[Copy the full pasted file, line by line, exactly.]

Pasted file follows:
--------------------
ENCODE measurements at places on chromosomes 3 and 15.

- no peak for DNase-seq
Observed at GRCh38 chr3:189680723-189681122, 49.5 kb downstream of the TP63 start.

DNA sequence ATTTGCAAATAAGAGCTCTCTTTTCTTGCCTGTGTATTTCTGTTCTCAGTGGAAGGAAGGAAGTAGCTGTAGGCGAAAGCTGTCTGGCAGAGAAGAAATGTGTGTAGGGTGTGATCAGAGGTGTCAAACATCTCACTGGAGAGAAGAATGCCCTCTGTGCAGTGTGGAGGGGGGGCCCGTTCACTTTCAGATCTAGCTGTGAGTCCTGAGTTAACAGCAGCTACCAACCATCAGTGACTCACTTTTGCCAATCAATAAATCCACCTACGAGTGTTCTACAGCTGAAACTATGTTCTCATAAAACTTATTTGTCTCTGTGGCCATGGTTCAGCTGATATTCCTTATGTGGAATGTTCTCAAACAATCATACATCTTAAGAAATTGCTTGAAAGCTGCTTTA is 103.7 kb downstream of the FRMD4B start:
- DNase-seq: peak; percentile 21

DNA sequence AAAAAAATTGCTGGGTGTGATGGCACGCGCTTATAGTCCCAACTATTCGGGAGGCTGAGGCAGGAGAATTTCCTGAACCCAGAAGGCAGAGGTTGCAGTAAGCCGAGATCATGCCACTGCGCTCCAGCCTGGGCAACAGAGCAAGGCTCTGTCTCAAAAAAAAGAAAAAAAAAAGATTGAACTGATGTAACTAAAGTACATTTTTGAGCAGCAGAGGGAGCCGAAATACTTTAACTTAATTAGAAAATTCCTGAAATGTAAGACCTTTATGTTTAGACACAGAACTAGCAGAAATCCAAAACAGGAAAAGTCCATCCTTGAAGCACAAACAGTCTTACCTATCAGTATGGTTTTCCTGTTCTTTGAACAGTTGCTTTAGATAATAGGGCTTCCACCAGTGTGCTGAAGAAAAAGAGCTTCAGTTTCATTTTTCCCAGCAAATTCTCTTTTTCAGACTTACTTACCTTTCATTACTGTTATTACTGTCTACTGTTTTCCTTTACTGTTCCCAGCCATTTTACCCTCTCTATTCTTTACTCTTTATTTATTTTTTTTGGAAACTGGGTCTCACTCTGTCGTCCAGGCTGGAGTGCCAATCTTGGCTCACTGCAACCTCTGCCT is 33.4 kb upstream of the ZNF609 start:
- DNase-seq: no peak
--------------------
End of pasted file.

ENCODE measurements at places on chromosomes 3 and 15.

- no peak for DNase-seq
Observed at GRCh38 chr3:189680723-189681122, 49.5 kb downstream of the TP63 start.

DNA sequence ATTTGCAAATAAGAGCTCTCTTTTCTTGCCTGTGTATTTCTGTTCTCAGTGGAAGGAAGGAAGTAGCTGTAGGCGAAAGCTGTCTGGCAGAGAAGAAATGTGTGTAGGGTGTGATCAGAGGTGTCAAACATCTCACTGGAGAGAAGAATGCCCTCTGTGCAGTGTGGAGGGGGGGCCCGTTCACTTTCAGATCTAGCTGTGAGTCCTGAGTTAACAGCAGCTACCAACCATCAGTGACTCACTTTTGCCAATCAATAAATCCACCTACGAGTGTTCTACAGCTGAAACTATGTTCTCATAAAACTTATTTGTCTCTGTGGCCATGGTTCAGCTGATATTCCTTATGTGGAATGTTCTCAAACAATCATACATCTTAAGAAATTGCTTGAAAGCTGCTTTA is 103.7 kb downstream of the FRMD4B start:
- DNase-seq: peak; percentile 21

DNA sequence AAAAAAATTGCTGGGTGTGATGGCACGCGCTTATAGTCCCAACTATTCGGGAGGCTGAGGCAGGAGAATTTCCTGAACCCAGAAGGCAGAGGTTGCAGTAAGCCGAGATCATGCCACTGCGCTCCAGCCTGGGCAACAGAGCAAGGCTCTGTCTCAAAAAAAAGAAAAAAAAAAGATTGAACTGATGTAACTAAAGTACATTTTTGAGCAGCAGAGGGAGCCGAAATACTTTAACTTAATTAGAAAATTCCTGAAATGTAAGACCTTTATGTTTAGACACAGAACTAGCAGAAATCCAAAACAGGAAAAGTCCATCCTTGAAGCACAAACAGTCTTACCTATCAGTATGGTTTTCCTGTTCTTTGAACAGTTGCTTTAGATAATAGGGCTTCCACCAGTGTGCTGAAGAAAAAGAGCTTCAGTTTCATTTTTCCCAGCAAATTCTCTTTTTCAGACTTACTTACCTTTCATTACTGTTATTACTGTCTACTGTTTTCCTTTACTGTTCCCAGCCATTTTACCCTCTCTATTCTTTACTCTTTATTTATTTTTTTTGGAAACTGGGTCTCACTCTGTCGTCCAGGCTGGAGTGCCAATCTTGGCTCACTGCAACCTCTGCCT is 33.4 kb upstream of the ZNF609 start:
- DNase-seq: no peak